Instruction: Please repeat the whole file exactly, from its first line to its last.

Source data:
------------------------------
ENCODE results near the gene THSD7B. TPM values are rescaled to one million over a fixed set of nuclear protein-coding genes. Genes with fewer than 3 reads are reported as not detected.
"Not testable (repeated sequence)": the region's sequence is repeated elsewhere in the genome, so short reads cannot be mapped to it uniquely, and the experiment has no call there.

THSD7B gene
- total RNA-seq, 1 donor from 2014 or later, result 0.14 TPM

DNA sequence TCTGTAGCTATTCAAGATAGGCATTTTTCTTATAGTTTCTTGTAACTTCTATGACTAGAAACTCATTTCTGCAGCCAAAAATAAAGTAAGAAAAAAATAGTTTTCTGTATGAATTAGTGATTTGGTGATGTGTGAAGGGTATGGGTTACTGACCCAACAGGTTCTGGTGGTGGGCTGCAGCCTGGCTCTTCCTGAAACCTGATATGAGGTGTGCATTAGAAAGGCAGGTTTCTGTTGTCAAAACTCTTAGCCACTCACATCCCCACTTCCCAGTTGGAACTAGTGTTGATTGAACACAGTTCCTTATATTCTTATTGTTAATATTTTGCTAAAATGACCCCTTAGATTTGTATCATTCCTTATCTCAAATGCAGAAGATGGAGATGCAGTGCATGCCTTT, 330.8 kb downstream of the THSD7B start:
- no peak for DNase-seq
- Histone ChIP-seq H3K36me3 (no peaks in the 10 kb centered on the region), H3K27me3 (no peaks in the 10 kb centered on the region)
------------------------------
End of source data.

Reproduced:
ENCODE results near the gene THSD7B. TPM values are rescaled to one million over a fixed set of nuclear protein-coding genes. Genes with fewer than 3 reads are reported as not detected.
"Not testable (repeated sequence)": the region's sequence is repeated elsewhere in the genome, so short reads cannot be mapped to it uniquely, and the experiment has no call there.

THSD7B gene
- total RNA-seq, 1 donor from 2014 or later, result 0.14 TPM

DNA sequence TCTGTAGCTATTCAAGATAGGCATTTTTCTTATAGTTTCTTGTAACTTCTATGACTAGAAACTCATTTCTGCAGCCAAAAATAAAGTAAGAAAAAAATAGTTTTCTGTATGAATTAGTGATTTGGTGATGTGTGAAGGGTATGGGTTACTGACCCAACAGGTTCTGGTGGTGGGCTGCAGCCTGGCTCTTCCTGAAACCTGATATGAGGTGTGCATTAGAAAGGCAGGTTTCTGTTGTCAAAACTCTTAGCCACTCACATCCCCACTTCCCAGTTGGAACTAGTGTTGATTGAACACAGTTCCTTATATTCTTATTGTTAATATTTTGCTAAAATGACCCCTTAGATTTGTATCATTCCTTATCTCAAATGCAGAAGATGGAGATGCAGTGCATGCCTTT, 330.8 kb downstream of the THSD7B start:
- no peak for DNase-seq
- Histone ChIP-seq H3K36me3 (no peaks in the 10 kb centered on the region), H3K27me3 (no peaks in the 10 kb centered on the region)